After another while, in the midst of his joy, José approached me and spontaneously gave me a hug. I returned the hug, being in need of it myself. That moment left a redeeming mark on my heart.

I kissed his forehead and, before I got sentimental, picked him up and started to tickle him, twisting his body in my arms. He managed to escape from me, squealing with laughter. I ended up chasing him all over the yard. Other kids joined in the game. I tossed a succession of them into the air, catching each one in my arms. They all wanted to fly! After a short while of this, I had to stop and catch my breath.

Sister Flor María saved me by announcing it was time for lunch. I devoured my lunch: pasta, beans, rice, lemon water and no dessert, making faces at the banana boy, who was sitting at the table in front of me, laughing at my antics.

In the end, my best reward that day was José's goodbye. He came up to me at the exit to give me another hug, asking, "When will you come back?" "Soon, and I'm going to bring more bananas," I told him with a wink. He smiled and went off, jumping for joy. It was not so simple for me to be happy. With my heart knotted, I asked myself, "What can I do for these children?"

I went back to the orphanage on my own during the pandemic, only to find that, for the safety of the children, the government was not allowing them to receive visitors. I left my donation at the gate, handing over a large bunch of bananas to Sister Flor de María.

The author and Sister Flor de María

More recently, I spoke directly with the coordinator, Albertina Gonzales. She told me that the pandemic had lessened their support. She itemized their needs, including more computers to continue studying online, resources to provide music and art classes to children, support to build a greenhouse so that they could teach the children to grow their own food, chickens and a coop, a rainwater capture system...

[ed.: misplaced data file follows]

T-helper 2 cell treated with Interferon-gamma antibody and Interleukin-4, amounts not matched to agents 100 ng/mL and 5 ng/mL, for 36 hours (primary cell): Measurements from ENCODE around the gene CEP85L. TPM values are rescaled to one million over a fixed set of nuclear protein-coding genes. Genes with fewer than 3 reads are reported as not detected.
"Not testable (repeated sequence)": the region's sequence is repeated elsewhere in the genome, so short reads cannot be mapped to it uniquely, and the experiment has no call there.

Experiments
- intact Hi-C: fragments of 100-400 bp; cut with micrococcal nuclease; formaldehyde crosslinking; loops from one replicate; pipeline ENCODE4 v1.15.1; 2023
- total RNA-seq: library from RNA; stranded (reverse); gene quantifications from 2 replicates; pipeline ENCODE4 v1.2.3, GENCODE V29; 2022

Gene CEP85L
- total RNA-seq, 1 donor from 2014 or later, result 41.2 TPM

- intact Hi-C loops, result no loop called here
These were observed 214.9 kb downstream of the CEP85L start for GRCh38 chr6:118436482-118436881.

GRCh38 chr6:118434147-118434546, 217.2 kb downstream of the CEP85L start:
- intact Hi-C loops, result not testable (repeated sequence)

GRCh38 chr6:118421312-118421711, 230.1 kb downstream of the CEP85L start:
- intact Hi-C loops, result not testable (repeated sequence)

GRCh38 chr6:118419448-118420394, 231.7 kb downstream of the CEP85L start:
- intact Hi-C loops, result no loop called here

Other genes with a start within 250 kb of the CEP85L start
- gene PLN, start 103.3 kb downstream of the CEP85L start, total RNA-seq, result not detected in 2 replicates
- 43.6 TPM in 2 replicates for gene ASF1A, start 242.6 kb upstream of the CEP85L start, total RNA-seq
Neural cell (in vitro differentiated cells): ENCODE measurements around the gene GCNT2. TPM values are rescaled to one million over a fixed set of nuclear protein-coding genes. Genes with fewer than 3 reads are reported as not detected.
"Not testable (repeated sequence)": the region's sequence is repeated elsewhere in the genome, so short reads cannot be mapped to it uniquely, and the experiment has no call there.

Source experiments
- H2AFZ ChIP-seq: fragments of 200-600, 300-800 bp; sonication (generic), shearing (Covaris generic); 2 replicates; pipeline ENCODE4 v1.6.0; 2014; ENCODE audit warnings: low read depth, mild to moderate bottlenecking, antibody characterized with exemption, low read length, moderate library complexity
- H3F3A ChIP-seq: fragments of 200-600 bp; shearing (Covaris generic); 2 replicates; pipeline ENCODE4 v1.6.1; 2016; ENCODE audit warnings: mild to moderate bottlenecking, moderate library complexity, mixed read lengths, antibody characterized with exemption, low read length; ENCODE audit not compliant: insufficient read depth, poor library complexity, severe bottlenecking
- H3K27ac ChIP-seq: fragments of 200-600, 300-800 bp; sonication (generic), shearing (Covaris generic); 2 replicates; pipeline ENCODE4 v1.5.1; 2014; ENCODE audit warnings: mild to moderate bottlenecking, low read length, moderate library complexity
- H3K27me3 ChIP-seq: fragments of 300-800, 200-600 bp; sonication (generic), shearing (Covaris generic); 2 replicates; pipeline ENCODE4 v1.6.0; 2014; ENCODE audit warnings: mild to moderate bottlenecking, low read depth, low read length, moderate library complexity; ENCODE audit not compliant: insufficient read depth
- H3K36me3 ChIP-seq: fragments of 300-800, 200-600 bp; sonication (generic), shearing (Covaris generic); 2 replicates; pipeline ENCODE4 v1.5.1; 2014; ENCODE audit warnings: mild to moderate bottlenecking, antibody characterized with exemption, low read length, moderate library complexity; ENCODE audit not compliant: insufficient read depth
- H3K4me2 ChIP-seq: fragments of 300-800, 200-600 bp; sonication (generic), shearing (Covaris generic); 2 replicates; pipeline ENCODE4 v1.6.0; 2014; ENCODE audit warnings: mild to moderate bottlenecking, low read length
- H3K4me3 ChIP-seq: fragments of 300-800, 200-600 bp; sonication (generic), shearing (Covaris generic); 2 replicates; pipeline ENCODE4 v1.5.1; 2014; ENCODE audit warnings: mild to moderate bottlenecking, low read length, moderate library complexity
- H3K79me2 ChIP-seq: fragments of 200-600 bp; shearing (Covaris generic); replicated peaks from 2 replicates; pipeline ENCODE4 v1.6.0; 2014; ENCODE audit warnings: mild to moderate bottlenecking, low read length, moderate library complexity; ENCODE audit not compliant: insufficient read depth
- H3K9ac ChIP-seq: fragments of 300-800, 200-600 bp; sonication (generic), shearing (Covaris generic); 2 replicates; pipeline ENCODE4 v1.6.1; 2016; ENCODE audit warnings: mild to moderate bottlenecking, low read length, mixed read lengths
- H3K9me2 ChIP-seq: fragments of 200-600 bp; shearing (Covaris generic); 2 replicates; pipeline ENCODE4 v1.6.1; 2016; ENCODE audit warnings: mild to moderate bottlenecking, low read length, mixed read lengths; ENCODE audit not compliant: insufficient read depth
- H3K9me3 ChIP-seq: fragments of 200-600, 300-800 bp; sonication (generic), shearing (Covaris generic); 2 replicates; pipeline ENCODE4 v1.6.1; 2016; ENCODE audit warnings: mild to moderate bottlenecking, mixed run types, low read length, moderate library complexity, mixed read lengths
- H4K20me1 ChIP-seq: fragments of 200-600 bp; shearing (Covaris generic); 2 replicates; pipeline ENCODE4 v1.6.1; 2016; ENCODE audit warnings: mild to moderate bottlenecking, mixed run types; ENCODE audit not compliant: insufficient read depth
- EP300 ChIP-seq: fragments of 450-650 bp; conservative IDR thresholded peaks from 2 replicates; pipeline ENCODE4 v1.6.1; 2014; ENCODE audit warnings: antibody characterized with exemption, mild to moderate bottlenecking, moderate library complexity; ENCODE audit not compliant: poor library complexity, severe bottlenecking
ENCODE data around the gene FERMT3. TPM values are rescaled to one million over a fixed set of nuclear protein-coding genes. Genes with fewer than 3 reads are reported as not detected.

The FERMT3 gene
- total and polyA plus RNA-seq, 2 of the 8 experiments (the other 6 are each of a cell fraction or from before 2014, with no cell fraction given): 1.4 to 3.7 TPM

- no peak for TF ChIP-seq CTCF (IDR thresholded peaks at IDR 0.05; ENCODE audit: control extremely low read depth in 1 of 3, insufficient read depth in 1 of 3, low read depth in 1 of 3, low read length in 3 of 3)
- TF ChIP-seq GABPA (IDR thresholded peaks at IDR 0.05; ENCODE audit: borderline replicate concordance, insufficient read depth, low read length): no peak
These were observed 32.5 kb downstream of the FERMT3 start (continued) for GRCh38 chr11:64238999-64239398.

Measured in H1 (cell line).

I raised chickens in Oaxaca, and thought of volunteering to help with that, but wondered who would help me with the resources required.

Albertina told me that the children make their own small donations one day each week to people who live in extreme poverty, especially the elderly of the community: "We want to make them aware that they are in a more comfortable position, that there are people in the world who are having a worse time."

She also mentioned that on weekends, some boys from the orphanage live semi-independently in a house in the village. Some merchants pay them to do simple work so that they learn to earn a living and have their own money. In this house, the children, unlike in the orphanage, have to help cook their own food. All this is to facilitate their transition, so that they are able to be self-sufficient when they come of age. There are plans to rent another space for adolescent girls, when resources allow.

I want to do everything I can to help them, and I hope you will join in. One option is to make a small monthly donation. On their website they emphasize that a donation of $350 pesos a month will change the life of a child. There is also a Paypal button there. And your donation may be tax-deductible.

Contact Albertina Gonzales, the orphanage coordinator, at 442 391 2417 or

Contact me (at the email below) and we'll chat about it. Maybe we'll ride over to see Proyecto de Vida, in Villa Progreso together and bring everyone some bananas, with a couple extra set aside for José.



Colette Morya is a poet and traveler-writer now residing in San Miguel where she is learning about historical and anthropological culture through her "urban tourism."